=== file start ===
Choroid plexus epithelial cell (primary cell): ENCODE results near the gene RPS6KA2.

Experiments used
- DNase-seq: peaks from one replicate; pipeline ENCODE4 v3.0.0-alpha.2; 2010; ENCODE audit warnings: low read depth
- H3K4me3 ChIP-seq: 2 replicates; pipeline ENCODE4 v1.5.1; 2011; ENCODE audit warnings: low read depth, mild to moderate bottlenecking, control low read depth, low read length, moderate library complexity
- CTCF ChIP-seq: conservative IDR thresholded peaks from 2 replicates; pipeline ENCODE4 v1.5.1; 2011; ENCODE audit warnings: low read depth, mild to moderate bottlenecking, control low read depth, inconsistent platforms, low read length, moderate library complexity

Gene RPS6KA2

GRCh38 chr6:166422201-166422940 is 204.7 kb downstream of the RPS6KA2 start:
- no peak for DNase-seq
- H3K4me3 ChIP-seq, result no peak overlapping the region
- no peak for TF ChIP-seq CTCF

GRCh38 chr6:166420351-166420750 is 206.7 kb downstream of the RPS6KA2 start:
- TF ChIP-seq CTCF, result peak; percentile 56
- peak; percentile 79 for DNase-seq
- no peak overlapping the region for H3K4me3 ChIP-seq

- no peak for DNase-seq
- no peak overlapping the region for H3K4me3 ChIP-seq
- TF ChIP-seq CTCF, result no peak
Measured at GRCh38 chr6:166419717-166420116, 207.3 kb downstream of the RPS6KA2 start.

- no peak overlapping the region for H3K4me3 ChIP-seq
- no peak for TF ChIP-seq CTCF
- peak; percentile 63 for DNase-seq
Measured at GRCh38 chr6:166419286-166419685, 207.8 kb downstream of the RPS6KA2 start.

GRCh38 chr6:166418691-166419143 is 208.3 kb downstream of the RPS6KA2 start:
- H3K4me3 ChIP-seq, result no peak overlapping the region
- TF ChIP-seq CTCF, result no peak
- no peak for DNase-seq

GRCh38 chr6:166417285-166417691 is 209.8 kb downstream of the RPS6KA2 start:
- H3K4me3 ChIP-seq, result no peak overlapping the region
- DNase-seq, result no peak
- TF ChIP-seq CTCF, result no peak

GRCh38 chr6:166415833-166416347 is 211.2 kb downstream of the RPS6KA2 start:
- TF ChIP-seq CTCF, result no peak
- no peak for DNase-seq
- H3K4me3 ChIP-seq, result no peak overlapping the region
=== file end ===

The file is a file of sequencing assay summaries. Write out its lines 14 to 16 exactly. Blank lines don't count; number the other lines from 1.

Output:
- no peak overlapping the region for H3K4me3 ChIP-seq

- no peak for DNase-seq
- no peak overlapping the region for H3K4me3 ChIP-seq